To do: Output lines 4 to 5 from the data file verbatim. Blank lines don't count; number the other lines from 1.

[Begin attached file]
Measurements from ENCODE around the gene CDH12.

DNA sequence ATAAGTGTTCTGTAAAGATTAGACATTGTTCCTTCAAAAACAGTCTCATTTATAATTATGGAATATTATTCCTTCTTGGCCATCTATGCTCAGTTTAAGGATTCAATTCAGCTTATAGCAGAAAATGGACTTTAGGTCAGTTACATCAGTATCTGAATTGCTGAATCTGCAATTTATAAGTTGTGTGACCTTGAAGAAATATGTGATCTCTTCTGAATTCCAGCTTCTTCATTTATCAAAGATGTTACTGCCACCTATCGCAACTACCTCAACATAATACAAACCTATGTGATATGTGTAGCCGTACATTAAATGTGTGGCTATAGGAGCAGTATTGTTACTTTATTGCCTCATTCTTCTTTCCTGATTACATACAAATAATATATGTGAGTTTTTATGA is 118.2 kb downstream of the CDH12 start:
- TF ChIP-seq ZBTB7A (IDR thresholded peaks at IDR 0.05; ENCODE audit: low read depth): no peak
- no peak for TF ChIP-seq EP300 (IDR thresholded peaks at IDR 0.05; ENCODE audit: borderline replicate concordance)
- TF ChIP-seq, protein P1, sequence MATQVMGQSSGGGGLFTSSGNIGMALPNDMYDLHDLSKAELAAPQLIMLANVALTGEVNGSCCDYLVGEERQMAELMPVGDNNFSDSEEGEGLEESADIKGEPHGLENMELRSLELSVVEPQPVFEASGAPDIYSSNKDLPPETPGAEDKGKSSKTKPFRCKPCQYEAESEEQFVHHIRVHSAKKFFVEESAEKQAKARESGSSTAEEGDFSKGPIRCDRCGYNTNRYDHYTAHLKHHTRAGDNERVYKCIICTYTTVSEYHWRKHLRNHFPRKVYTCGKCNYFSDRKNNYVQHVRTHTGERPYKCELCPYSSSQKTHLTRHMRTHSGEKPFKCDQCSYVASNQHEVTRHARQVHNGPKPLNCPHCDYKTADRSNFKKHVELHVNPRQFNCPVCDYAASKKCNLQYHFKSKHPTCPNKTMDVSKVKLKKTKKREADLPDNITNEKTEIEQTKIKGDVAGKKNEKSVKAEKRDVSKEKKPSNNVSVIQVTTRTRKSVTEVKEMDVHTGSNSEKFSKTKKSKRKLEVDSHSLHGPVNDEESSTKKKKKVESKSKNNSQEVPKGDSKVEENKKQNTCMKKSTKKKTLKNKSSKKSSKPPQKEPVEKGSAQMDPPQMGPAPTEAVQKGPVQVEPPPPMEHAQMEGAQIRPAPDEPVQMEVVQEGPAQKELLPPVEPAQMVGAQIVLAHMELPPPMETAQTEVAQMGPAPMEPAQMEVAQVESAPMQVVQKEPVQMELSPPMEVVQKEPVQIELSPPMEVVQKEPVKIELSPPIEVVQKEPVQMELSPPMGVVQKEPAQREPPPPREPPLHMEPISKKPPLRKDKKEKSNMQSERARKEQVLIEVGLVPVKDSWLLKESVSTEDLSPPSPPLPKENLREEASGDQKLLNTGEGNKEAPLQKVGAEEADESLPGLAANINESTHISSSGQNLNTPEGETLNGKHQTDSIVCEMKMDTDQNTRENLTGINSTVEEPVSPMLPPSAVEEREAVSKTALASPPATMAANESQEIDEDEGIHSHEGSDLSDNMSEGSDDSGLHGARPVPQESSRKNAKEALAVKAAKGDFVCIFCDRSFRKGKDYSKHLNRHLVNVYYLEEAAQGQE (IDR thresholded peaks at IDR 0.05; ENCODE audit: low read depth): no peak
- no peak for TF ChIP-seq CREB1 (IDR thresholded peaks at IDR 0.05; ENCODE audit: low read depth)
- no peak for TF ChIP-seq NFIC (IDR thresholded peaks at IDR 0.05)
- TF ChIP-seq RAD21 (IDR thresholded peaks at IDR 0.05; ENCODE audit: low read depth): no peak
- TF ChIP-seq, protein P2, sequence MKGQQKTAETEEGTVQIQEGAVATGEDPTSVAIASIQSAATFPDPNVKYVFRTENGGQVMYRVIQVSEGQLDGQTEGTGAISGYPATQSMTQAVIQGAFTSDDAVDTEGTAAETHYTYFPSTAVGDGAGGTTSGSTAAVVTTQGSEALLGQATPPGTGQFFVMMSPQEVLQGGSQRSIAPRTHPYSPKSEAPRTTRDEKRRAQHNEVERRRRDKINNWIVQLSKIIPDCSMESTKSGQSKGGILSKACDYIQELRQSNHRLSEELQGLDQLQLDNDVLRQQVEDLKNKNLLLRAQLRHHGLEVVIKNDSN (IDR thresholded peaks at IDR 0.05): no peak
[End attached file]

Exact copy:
- no peak for TF ChIP-seq EP300 (IDR thresholded peaks at IDR 0.05; ENCODE audit: borderline replicate concordance)
- TF ChIP-seq, protein P1, sequence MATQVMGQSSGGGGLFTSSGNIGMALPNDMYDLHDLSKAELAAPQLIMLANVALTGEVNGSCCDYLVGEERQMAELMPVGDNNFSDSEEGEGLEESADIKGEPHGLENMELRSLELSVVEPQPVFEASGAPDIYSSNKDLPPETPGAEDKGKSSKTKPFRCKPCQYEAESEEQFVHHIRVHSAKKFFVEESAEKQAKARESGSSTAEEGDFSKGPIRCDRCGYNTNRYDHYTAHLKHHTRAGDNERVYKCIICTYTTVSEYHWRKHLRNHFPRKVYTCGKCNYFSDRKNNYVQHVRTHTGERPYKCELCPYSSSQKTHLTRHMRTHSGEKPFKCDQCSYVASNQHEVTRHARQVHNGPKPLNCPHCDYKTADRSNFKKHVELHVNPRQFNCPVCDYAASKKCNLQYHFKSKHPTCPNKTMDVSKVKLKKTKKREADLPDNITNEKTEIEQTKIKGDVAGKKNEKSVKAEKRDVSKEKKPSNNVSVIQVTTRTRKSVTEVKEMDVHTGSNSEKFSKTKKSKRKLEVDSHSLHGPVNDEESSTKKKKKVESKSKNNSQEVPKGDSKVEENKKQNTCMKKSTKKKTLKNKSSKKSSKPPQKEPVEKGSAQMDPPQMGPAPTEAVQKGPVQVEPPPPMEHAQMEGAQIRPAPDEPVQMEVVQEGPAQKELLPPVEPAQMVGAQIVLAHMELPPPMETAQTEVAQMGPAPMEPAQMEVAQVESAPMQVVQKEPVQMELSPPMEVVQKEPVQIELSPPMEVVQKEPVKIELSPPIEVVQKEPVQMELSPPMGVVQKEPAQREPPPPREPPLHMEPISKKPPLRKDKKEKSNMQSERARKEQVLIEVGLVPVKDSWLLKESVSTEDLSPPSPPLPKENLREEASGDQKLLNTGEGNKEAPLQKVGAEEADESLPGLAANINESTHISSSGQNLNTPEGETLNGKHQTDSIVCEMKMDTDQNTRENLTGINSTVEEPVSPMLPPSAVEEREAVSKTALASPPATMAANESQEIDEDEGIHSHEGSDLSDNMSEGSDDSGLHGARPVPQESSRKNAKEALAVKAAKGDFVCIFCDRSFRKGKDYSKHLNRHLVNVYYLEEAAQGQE (IDR thresholded peaks at IDR 0.05; ENCODE audit: low read depth): no peak